Insurtech Root has rebuffed a takeover bid — and thrown in a lawsuit for good measure — from Embedded Insurance even though the offer was one of the highest price premiums in the North American property and casualty space over the past decade, according to S&P Global Market Intelligence.
The offer is reported to be $19.34 per share, according to The Wall Street Journal, a valuation of about $180 million based on the amount of outstanding shares of its Class A common stock.
However, this is a fraction of the insurance technology company’s peak market capitalization of $6.69 billion shortly after its initial public offering in 2020.
According to a court filing obtained by S&P Global Market Intelligence, Root responded to a June purchase proposal from Embedded by saying the offer was “not in the best interest of Root and its stockholders.”
Root is also bringing a civil action against Embedded in the Delaware Chancery Court alleging violation of a nondisclosure agreement (NDA) between the two parties. The insurtech accused Embedded of violating an NDA by providing information about the sale proposal to The Wall Street Journal, according to the complaint.
The one-day price premium for the reported bid was 221.3% over Root’s closing price of $6.02 on June 20.
In a short public statement June 29, Root said it was not in receipt of any proposal that was “either actionable or in the best interests” of its shareholders. Root shares dived sharply in after market trading the same day.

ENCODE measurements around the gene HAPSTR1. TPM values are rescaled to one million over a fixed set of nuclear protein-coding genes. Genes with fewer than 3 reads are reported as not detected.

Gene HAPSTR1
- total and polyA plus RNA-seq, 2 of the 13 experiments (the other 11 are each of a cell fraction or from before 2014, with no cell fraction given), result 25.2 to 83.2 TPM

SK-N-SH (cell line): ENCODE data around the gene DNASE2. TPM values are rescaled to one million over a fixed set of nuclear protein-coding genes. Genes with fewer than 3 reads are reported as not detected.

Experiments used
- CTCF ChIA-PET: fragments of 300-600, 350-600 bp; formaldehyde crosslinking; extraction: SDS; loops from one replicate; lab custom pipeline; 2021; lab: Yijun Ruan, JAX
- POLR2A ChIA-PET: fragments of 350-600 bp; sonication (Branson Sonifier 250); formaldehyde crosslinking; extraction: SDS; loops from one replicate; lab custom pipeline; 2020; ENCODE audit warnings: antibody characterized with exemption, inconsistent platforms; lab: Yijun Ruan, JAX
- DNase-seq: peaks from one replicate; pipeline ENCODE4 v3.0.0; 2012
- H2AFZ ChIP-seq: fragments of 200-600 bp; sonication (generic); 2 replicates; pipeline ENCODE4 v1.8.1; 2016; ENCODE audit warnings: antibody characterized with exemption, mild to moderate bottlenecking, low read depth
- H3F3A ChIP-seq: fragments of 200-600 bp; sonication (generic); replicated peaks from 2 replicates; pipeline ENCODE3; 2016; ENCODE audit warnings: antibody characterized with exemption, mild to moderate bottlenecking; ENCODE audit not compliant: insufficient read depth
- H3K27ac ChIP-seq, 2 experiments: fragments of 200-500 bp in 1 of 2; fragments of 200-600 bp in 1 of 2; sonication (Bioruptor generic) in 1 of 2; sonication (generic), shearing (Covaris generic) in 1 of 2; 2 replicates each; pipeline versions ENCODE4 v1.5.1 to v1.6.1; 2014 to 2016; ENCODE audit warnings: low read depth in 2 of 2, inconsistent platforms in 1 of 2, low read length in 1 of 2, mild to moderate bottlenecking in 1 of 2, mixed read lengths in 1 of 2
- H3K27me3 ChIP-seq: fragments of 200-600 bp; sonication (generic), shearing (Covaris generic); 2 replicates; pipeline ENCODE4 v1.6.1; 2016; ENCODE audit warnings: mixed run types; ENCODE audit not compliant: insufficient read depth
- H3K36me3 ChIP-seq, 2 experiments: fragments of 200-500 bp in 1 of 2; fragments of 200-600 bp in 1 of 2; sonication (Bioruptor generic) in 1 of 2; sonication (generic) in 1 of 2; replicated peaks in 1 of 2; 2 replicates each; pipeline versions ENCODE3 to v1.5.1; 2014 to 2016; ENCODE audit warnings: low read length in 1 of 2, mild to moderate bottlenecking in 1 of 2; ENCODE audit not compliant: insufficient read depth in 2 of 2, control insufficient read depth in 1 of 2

Embedded’s bid is one of the highest premiums in the US P&C sector in recent years.
Only State Farm Mutual Automobile Insurance Co.’s purchase of GAINSCO Inc. in 2020 had a one-day price premium greater than Embedded’s offer for Root. State Farm paid a 223% premium for the non-standard private auto insurer.
Liberty Mutual Holding Co. Inc.’s acquisition of the publicly traded subsidiary of the State Auto Group also reported a one-day price premium greater than 200%. The deal premium included the purchase of State Automobile Mutual Insurance Co., which is not reflected in the company’s public share price.
Under the terms of the agreement, State Auto Mutual members were transferred to Liberty Mutual, while the Boston-based insurer acquired all the publicly held shares of common stock for State Auto Financial Corp. for $52 per share in an all-cash deal for roughly $1 billion. State Auto Financial shares closed at $17.26 on the last trading day prior to the announcement.
Lemonade’s purchase of Metromile was roughly a 19% premium of the insurer’s closing price on Nov. 5, 2021.
For the third consecutive quarter, Root’s reported direct incurred loss has been lower than that of the combined US private auto industry, according to a review of regulatory statements. The insurer’s direct incurred loss ratio was also better than two out of the three largest US private auto underwriters during the same period.
The Root’s direct incurred loss ratio was 71.8% during the first three months of 2023, compared to 76.2% for the entire US private auto industry.
The insurer’s loss ratio in the first quarter was roughly an 11-percentage-point improvement from the prior-year period.
The better underwriting performance has been aided by stricter underwriting measures and recent rate increases, according to comments made by CFO Megan Binkley during Root’s earnings call. Binkley further noted that loss ratio improvements remain a top priority and the insurer will seek to increase rates as needed.
The company recently received approval for a substantial rate increase in California after the state’s regulator granted the 62.4% rate increase it sought in February 2023. The insurer recorded direct premiums written of $7.6 million in the Golden State in 2022.
by Peter Sonner